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Dismal, striking the mind with sorrow or dismay: “be this d. sight the closing up of our most wretched eyes,” Tit. III, 1, 262. “this torture should be roared in d. hell,” Rom. III, 2, 44. “my d. scene I needs must act alone,” IV, 3, 19. “my fell of hair would at a d. treatise rouse and stir,” Mcb. V, 5, 12. “the sight is d.” Hml. V, 2, 378.
More especially == ill-boding, fatal: this d. cry (of the hounds) “rings sadly in her ear,” Ven. 889. “I am wrapped in d. thinkings,” All's V, 3, 128. “and Bolingbroke my sorrow's d. heir,” R2 II, 2, 63. “a raven's note, whose d. tune bereft my vital powers,” H6B III, 2, 41. “like to a d. clangor heard afar,” H6C II, 3, 18. his (the screech-owl's) “d. threatening sound,” II, 6, 58. “chattering pies in d. discords sung,” V, 6, 48. so full of d. terror was the time (of sleep) R3 I, 4, 7. for more slander to thy d. seat (Pomfret), R3 III, 3, 13. “a d. yew,” Tit. II, 3, 107. “a joyless, d., black and sorrowful issue,” IV, 2, 67. “unto a d. and a fatal end,” Mcb. III, 5, 21. “smeared with heraldry more d.” Hml. II, 2, 478. “this ornament makes me look d.” Per. V, 3, 74. “a d. fight,” H6A I, 1, 105; cf. “Norway began a d. conflict,” Mcb. I, 2, 53.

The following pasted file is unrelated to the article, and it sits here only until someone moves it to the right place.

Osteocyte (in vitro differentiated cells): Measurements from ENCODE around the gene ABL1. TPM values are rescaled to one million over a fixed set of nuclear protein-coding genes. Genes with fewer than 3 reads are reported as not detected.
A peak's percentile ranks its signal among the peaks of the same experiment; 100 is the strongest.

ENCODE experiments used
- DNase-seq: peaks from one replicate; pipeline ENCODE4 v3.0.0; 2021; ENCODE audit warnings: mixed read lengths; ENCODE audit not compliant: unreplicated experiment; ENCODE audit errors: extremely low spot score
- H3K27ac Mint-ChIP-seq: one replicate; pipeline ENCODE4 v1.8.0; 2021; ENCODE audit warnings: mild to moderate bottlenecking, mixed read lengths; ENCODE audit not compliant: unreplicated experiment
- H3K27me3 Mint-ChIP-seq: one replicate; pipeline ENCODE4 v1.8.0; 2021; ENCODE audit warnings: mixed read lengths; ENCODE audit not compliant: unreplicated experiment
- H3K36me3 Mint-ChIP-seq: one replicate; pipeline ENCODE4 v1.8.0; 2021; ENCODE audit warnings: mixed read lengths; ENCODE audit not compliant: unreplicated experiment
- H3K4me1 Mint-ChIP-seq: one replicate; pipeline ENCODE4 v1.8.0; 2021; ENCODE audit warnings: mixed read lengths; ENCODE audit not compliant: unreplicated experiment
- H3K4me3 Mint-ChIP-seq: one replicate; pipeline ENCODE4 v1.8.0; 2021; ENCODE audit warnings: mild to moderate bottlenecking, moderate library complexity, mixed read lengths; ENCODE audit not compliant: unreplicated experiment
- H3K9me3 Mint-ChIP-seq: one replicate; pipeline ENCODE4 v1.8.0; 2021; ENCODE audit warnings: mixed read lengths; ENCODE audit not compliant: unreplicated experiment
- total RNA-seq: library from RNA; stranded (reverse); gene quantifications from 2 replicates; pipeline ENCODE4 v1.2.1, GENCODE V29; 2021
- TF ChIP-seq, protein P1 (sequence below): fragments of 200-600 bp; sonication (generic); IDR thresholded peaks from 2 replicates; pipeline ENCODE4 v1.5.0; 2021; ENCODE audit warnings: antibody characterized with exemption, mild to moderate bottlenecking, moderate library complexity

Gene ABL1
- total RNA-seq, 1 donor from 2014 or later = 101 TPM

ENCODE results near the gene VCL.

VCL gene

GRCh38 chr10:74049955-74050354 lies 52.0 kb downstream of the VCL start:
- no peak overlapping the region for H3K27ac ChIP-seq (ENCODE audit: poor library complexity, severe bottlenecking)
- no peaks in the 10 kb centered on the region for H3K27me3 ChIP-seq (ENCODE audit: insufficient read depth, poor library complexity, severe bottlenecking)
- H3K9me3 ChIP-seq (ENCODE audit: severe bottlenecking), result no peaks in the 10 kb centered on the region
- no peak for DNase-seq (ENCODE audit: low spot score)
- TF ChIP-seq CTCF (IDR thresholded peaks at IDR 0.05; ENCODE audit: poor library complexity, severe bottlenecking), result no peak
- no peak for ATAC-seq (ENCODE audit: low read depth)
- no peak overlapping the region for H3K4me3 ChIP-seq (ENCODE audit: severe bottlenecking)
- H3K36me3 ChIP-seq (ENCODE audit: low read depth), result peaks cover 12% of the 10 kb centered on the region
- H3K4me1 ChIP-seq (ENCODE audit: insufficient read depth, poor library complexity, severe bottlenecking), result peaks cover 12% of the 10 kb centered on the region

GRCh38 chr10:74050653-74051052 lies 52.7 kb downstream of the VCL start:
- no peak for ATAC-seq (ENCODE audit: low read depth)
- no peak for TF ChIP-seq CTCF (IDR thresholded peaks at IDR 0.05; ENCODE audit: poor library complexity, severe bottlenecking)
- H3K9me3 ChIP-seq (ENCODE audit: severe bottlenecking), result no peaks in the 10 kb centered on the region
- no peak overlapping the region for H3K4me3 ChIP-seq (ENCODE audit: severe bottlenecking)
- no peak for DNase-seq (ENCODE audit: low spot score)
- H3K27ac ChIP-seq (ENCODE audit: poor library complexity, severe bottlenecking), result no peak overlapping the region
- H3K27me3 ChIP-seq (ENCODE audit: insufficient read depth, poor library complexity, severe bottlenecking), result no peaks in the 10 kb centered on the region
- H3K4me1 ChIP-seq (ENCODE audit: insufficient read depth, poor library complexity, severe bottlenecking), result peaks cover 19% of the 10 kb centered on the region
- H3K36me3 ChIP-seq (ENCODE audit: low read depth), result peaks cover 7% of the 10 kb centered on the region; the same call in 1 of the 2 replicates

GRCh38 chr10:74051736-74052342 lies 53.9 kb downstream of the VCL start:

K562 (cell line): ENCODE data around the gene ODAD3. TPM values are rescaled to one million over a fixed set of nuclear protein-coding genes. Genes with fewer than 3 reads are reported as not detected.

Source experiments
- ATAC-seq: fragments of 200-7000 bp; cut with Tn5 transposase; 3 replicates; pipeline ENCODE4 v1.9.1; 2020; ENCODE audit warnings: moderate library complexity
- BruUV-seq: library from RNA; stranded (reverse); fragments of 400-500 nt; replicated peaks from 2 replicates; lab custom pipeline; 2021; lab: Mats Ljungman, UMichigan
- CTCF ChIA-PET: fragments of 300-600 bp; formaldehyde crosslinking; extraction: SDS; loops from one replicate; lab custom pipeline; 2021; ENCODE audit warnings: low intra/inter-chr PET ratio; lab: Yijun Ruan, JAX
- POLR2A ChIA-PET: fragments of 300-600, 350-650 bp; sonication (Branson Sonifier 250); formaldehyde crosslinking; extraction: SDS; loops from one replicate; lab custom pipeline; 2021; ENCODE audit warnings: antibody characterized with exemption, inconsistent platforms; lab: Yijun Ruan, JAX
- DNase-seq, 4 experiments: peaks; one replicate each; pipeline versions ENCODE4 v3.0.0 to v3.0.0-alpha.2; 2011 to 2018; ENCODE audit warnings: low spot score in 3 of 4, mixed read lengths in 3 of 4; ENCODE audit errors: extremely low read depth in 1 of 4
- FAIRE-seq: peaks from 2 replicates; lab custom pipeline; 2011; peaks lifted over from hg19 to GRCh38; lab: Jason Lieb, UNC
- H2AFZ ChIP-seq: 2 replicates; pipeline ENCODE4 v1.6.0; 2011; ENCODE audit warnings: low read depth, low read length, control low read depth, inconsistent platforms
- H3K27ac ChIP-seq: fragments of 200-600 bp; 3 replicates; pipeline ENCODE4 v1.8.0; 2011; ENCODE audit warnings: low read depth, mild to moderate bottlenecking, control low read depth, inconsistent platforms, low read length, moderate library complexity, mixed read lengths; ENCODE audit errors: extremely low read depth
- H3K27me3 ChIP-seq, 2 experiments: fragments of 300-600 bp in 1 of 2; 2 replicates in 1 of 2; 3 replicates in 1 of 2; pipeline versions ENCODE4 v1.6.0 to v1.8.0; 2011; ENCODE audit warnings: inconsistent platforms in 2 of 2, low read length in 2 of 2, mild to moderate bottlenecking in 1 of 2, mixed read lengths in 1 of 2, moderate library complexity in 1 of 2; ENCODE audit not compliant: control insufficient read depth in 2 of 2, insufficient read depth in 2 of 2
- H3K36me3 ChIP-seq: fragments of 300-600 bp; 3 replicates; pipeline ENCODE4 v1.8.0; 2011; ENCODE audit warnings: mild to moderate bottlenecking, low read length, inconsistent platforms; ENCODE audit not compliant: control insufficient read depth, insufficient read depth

Superl. “dismallest:” Tit. I, 384 and II, 3, 204.
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